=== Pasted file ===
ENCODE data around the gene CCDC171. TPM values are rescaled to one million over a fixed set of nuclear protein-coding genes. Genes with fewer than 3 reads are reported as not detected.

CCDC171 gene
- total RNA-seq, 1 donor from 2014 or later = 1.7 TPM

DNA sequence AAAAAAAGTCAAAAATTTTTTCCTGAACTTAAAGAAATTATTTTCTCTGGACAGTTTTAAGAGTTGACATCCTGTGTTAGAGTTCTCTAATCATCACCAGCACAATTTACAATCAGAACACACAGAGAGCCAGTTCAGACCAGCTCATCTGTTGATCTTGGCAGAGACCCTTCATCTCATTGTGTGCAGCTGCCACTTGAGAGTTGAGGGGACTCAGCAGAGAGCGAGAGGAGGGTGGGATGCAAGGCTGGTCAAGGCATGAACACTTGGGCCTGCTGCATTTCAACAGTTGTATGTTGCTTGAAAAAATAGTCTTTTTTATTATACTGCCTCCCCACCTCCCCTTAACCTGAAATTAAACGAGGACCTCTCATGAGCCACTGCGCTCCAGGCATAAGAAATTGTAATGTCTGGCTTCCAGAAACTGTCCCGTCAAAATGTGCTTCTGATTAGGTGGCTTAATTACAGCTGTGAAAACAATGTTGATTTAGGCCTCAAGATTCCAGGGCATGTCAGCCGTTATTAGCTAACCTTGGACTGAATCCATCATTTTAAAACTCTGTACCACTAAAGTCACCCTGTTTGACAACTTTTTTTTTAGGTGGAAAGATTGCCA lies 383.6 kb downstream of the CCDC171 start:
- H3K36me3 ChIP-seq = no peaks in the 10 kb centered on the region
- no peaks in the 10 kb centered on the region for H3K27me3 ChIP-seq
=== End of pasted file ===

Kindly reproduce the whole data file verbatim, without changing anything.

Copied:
ENCODE data around the gene CCDC171. TPM values are rescaled to one million over a fixed set of nuclear protein-coding genes. Genes with fewer than 3 reads are reported as not detected.

CCDC171 gene
- total RNA-seq, 1 donor from 2014 or later = 1.7 TPM

DNA sequence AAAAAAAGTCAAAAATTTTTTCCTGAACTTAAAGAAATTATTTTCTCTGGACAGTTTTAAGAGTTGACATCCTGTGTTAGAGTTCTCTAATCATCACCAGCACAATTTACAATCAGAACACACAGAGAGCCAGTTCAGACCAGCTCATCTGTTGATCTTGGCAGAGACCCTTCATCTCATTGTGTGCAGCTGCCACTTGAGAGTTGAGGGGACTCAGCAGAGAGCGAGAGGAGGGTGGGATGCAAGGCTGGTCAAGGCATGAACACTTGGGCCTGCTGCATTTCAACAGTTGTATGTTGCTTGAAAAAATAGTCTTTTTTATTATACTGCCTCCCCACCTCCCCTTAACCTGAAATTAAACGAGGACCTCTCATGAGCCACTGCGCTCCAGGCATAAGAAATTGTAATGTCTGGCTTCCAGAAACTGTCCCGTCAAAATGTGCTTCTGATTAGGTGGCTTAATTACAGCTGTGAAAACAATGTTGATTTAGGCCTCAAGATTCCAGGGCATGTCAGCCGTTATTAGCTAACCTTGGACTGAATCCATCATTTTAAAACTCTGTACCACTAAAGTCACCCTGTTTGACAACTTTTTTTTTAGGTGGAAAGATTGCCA lies 383.6 kb downstream of the CCDC171 start:
- H3K36me3 ChIP-seq = no peaks in the 10 kb centered on the region
- no peaks in the 10 kb centered on the region for H3K27me3 ChIP-seq